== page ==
Octavia's Immortal Love Story
If you are attacked by Doro, the last thing you see will be his eyes. You, of course, will die screaming in terror as your soul is ripped from your corpse. Doro will wear your flesh for as long as he wants or until he gets bored with it and hungers for a fresh body and killls again and again and again.
He is an African mutant born during the time of the ancient Nubians before Egypt rose to greatness. At puberty, Doro discovered he couldn't die and he went insane. He murdered hundreds of soldiers in mere moments. He hid. It took him centuries to gather the strength to control his hunger and find a purpose for his gifts. He learned to feed only on enemies and occassionally on gifted invidivuals who tasted good.
He plotted to build an empire, one small village at a time; but the European slave trade interrupted his efforts. His people were captured and sent to far away lands. Doro snatched the bodies of White men who owned ships. He would rescue and protect his people and plant them in America where he could protect and breed them.
Then, the unexpected happened; he stumbled upon an old African woman who had lived long centuries and had very unique powers. She could change shapes. She could not die. She could be any age she wanted to be. She had a large family of many generations that she protected by changing into a jungle animal to chase away slavers.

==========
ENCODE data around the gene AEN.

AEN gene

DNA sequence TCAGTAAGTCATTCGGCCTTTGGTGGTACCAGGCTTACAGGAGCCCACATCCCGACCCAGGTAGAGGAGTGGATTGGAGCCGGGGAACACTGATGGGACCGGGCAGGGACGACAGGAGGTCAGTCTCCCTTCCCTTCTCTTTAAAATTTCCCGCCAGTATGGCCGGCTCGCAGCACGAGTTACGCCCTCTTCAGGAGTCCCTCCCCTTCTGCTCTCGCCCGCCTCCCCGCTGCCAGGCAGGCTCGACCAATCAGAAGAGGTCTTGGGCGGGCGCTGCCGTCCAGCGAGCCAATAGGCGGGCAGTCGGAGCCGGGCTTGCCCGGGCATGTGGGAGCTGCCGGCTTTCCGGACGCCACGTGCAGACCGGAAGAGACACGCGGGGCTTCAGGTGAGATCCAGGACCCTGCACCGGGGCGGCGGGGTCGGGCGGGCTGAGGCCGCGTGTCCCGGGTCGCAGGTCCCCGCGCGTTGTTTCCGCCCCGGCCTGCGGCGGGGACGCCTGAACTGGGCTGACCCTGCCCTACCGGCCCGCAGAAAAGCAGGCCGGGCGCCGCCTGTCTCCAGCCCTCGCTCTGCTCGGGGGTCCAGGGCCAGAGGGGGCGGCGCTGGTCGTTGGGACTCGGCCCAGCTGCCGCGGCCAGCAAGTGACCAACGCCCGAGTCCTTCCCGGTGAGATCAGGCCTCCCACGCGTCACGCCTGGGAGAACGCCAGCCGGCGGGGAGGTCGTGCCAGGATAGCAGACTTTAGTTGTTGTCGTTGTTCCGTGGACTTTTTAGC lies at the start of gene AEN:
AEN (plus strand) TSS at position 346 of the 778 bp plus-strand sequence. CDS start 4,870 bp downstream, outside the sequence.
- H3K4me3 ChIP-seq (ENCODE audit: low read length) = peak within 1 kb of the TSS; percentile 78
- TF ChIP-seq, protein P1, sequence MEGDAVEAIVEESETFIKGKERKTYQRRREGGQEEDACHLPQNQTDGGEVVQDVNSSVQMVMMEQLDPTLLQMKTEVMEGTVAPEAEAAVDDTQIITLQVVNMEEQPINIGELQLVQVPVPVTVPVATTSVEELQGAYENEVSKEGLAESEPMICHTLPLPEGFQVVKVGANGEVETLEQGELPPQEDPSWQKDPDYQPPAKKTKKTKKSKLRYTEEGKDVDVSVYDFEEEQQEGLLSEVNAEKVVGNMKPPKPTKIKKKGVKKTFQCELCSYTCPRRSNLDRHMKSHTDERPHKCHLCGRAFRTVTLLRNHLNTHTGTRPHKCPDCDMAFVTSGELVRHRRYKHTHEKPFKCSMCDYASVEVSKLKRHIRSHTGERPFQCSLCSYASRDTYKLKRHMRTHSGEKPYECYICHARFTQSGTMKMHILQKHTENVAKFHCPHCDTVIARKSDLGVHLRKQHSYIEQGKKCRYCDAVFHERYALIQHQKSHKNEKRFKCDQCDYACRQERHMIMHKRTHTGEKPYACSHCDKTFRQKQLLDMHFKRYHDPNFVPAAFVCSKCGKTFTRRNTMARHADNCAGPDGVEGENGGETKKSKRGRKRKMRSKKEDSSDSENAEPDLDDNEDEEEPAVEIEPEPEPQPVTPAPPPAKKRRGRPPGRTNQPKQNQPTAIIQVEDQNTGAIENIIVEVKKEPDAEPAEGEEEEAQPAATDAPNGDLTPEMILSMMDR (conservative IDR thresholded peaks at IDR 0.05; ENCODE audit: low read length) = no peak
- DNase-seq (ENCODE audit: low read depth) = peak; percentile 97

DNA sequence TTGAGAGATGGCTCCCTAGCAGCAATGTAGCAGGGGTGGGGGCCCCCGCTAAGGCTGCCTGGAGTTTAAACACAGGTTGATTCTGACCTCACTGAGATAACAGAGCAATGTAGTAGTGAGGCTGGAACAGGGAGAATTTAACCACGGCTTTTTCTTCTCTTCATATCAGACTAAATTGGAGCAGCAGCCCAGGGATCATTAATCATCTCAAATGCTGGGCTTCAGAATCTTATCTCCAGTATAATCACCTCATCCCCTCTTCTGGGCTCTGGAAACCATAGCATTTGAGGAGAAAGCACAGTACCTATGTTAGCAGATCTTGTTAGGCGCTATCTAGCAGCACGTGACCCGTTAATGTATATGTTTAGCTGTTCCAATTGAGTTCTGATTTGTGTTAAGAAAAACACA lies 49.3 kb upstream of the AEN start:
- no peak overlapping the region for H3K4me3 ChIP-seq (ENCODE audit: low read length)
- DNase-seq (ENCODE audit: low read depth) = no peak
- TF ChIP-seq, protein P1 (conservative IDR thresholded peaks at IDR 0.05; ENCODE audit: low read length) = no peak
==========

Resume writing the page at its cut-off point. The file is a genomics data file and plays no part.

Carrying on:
Doro modified his plans. He was lonely. And, her children smelled tasty.
That is a brief look into Octavia Butler's Wild Seed -- part of the Pattern Master series which was published in the 1970s and 80s and still remains popular today.
The books cover many centries and readers will be captured by OB's writing style and descriptions of historical times. Is Doro a hero or a villain? It depends upon which side of the dinner table you sit. He is utlimately powerful, yet he is filled with emotional human weaknesses. He pains, he loves, he regrets, and he gets angry.
There are many interpretations of Butler's Wild Seed and her Patternmaster series. You should make your own.
The African Roots of Science Fiction
By Scott Key
The roots of modern science fiction can be traced back to ancient Africa. Africa has a long tradition of literary speculation — oral and written. AFROFuturism has been around for a long time.
Captured African people did more than sing gospel hyms and bow their heads while being oppressed by sadistic white plantation owners.
Blacks expressed inspirational exploits of freedom and extreme heroics that painted pictures of a fantastic future if a person was courageous enough to take the challenge.
These were the stories spread by the early Architects of AFROFuturism.
Sci-Fi story collections span Africa, America, the Carribean and Europe. See visions of the past, present and future. Sword and Steam, SteamFunk, Black Weird West, AFRO Horror are just a few of the new genres gaining popularity.